Monday, March 19, 2012

Praying the Lord's Prayer--Part 1

I enjoy praying—most of the time. Sometimes I don't want to pray, but more often I struggle because I don't know what to pray. I don't know what words to use. I wish I came from a liturgical tradition so I had a framework of  prayer to support me. I know I could obtain a prayer book and use that, but because I'm not used to it, it still seems unnatural to me, though perhaps I may step out in that direction yet. Lately I have gone back to the basics and started using the pray Jesus taught his disciples as my basic framework. On most mornings I pray as I walk around a park after dropping my daughter at school. It's a great time and environment, with no distractions and the beauty of God's creation around me.

I want to explore this prayer with my readers, using N.T. Wright's book The Lord and His Prayer as a commentary to guide our thoughts. For the next several weeks I will use the chapters of this book, which each address one section of the prayer, as the focus of our discussion. This week we will look at the opening line:

Our Father in heaven, hallowed be your name.

Wright looks at this opening expression not primarily in terms of an expression of intimacy between Father and Son. He acknowledges this aspect but claims that it is not as revolutionary in terms of the relationship between God and His people as we are inclined to think. Wright points back further, to God's reference to Israel as his child, a reference that he argues would have resonated with Jesus' original audience. This relationship between God and Israel spoke of God's promise to rescue his people from captivity and slavery. Wright states: “For Israel to call God 'Father', then, was to hold on to the hope of liberty.” With this in mind, he says, “The very first word of the Lord's Prayer...contains within it not just intimacy, but revolution. Not just familiarity; hope.”

By referring to God as his Father, Jesus also reminds us of the type of relationship he has with God and  invites us into the same relationship. He invites us to be sons and daughters of the most high God. There are many dimensions to this, but Wright points to one in particular: in the culture in which Jesus lived and died, a son would normally apprentice to his father and learn from him. Jesus spoke of doing what he saw the Father doing. We see Jesus, the Son of God, learning from the Father. More specifically, as the letter to the Hebrews tells us, he learned obedience through suffering (5:7-9). In inviting us into relationship as daughters and sons of God, Jesus invites us also into this aspect of that relationship; that we would learn by watching what Jesus and the Father do. He invites us to participate in his work.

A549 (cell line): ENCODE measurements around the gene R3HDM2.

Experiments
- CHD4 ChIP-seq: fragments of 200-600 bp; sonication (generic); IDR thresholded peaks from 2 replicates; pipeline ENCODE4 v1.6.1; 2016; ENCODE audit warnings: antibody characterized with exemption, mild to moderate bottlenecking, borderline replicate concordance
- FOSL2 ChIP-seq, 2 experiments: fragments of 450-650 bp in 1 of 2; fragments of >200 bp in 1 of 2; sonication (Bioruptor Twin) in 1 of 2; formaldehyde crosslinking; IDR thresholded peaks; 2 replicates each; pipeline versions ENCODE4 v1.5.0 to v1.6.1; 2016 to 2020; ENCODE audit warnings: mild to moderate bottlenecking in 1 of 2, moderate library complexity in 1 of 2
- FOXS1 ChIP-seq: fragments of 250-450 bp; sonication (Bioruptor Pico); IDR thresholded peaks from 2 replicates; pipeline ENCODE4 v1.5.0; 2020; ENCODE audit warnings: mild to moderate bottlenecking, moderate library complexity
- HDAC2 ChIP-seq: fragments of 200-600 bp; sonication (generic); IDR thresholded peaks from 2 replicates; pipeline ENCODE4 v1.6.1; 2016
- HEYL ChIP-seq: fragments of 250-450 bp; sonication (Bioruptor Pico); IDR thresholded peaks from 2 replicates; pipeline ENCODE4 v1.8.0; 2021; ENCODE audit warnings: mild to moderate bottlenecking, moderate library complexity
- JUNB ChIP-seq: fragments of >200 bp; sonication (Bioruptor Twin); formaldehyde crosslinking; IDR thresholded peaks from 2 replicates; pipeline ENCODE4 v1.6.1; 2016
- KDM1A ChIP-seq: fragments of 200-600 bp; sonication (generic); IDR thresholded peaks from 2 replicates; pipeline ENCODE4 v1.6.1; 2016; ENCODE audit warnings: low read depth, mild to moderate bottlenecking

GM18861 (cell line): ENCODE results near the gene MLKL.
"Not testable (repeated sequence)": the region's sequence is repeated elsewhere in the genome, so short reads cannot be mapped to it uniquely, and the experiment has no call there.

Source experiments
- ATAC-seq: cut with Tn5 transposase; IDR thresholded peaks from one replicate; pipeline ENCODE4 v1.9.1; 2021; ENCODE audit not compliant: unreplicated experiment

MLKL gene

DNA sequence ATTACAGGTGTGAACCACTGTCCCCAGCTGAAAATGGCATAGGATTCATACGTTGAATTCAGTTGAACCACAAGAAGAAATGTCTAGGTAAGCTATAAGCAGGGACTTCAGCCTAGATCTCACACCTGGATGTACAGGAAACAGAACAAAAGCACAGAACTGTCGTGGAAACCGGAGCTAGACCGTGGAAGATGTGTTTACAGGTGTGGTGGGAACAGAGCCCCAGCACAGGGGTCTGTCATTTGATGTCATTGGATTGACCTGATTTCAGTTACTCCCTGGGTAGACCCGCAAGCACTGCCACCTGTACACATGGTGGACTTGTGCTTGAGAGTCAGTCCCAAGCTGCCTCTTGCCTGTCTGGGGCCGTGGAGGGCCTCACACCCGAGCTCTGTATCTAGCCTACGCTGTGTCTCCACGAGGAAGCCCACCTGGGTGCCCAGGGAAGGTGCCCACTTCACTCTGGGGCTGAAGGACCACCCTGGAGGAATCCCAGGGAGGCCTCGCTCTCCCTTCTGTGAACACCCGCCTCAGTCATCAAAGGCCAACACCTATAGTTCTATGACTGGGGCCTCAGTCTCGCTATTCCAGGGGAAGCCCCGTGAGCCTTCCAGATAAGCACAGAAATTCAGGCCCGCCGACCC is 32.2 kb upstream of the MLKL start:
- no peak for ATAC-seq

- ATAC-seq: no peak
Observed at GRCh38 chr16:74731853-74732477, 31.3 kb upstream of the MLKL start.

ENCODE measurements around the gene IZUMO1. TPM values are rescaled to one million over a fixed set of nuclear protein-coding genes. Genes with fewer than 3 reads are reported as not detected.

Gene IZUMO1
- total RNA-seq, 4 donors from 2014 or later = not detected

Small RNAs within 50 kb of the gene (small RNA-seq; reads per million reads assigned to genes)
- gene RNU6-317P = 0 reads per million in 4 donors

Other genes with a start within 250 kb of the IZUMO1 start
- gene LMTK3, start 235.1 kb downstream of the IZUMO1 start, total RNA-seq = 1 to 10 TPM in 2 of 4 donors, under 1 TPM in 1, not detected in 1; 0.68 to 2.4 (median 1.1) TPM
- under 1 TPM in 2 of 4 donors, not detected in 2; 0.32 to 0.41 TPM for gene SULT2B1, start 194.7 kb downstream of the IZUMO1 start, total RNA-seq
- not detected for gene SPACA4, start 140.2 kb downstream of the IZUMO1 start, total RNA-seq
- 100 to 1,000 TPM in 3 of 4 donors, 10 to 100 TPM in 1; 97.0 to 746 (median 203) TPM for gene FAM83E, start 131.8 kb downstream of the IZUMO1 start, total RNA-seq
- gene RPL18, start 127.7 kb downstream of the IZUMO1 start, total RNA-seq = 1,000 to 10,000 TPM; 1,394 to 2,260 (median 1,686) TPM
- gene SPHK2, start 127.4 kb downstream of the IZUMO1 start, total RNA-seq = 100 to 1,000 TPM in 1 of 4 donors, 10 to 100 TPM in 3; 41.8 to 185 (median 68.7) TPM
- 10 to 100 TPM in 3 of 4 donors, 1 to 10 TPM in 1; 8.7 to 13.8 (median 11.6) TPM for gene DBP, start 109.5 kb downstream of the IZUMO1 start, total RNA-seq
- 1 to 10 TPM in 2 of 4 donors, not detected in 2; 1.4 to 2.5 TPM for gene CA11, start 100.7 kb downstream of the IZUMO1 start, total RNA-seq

Jesus, as the Messiah, was the fulfillment of Israel's hope for liberation. However, this liberation comes about not through military victory or power, but through suffering and sacrifice. God the Father's work, Wright tells us, is one of revolution, a revolution to set the people of this earth free and to bring His kingdom to fulfillment on earth as in heaven. “This revolution,” writes Wright, “comes about through the Messiah, and his people, sharing and bearing the pain of the world, that the world may be healed.”

Therefore, argues Wright, when we pray “Our Father in heaven,” we are expressing our desire to learn from him and to join him and Jesus in their revolutionary act of bringing his kingdom to this earth. I really like these words from Wright:

“When we call God 'Father', we are called to step out, as apprentice children, into a world of pain and darkness....if we take the risk of calling him Father; then we are called to be the people through whom the pain of the world is held in the healing light of the love of God.”

As we pray this and as we become his agents of transformation in this world, then his name will be honored, praised and worshiped because people will be set free and this earth will see the redemption of God in tangible ways. When I think of it in this way I feel inspired. I am awakened to the fact that I am a part of God's redeeming work. At the same time I am reminded that I have yet to grow into the fulness of this prayer and the fulness of my relationship with God as Father (or Mother, if you prefer.) As Wright reminds us at the beginning of this chapter, the Lord's Prayer is like a suit of clothes we must grow into, that “it will take full Christian maturity to understand, and resonate with, what those words really mean.” 

What do you think of this understanding of the Lord's Prayer? How do you approach these opening words? How do you understand the relationship between yourself and God as Father/Mother?

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